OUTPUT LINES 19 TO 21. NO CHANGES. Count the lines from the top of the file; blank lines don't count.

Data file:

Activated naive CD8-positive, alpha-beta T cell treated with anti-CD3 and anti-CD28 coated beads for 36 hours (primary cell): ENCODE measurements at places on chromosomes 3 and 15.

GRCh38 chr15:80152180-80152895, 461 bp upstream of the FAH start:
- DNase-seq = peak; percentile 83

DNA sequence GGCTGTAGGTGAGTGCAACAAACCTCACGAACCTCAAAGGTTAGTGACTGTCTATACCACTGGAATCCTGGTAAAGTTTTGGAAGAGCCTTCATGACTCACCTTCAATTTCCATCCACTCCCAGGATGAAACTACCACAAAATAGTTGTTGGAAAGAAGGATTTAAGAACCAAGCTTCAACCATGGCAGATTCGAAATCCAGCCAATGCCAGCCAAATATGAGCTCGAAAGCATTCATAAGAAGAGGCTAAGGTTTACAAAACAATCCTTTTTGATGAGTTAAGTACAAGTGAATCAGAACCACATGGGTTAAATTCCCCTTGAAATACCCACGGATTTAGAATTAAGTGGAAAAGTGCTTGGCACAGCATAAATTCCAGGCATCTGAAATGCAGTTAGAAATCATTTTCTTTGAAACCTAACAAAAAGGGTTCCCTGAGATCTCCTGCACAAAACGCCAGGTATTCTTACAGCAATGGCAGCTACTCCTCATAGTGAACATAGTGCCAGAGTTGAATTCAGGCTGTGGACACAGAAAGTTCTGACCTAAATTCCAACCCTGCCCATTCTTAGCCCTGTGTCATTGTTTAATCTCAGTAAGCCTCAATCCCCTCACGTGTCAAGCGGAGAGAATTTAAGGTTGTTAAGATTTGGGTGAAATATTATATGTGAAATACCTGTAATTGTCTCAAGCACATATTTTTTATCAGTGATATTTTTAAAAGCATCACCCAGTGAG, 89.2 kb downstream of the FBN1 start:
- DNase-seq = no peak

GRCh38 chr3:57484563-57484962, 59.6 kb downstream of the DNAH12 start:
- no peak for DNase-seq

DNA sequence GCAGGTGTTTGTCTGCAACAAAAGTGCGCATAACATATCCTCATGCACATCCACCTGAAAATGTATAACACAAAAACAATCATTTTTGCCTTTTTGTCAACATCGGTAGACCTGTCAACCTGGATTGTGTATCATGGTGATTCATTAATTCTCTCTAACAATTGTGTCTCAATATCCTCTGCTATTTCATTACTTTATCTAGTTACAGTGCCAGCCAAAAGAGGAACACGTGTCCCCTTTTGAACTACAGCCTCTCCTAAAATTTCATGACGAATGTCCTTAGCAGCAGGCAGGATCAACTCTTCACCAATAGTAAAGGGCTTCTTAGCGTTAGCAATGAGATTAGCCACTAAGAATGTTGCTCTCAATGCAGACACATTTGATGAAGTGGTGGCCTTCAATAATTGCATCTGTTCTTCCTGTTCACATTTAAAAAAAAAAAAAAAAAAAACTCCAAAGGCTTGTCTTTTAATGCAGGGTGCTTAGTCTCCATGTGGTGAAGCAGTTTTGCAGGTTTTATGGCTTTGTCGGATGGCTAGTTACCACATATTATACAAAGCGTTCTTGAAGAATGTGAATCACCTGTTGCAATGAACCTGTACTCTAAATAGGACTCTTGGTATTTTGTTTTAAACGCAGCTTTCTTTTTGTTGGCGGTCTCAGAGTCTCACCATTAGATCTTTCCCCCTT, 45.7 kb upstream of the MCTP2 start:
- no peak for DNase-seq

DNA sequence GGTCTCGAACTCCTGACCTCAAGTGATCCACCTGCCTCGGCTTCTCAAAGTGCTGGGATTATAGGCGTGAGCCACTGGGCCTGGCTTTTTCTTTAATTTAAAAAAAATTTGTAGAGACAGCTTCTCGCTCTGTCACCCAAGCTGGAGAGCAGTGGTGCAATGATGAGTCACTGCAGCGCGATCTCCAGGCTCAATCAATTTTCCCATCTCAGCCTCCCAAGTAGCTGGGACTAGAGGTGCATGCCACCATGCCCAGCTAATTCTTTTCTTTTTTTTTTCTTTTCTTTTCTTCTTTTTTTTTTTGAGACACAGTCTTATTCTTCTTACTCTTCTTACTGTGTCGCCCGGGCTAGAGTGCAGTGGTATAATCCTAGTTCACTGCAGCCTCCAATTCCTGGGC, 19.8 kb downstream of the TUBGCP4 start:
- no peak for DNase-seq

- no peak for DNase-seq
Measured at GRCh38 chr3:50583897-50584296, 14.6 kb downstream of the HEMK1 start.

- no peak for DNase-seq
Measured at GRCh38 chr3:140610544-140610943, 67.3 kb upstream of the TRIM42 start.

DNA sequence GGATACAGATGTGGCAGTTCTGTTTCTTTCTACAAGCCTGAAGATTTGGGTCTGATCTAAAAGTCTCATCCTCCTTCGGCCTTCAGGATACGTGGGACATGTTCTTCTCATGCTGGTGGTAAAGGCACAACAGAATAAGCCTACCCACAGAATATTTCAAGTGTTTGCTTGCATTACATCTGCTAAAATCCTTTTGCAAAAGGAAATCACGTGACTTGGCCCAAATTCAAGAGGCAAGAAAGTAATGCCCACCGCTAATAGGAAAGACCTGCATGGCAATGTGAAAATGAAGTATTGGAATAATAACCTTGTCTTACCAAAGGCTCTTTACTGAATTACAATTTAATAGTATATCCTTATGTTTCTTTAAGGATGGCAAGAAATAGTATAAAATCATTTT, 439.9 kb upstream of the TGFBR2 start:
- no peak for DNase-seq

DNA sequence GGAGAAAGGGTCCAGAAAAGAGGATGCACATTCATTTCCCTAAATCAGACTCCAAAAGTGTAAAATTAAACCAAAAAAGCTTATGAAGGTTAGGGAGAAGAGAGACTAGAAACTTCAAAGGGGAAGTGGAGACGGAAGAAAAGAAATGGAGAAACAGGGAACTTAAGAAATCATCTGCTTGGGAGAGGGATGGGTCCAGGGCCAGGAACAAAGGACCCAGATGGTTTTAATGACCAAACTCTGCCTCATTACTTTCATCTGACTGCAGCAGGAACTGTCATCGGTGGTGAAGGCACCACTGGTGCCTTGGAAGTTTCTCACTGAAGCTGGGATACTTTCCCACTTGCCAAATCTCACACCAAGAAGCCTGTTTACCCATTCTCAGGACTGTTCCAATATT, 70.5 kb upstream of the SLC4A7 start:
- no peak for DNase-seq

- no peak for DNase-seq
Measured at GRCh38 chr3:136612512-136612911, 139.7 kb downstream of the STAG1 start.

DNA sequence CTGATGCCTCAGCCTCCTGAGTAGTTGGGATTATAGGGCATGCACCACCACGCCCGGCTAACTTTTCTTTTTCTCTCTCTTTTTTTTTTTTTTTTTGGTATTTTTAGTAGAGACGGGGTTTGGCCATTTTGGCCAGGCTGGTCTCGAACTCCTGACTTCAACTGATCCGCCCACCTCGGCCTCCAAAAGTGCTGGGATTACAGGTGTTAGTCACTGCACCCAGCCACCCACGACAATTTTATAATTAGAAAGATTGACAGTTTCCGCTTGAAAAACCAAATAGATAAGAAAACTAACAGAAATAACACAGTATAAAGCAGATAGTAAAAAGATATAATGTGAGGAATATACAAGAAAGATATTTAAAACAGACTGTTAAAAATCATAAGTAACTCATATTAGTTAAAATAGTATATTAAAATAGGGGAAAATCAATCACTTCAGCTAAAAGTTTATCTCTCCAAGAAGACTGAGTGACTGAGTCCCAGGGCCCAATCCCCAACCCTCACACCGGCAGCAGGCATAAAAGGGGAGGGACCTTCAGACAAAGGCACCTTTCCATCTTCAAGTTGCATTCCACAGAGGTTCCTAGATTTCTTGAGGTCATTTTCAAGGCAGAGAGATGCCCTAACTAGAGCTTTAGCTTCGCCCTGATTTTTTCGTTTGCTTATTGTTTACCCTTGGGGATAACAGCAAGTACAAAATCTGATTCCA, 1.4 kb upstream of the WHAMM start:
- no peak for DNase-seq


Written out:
- no peak for DNase-seq

- no peak for DNase-seq
Measured at GRCh38 chr3:136612512-136612911, 139.7 kb downstream of the STAG1 start.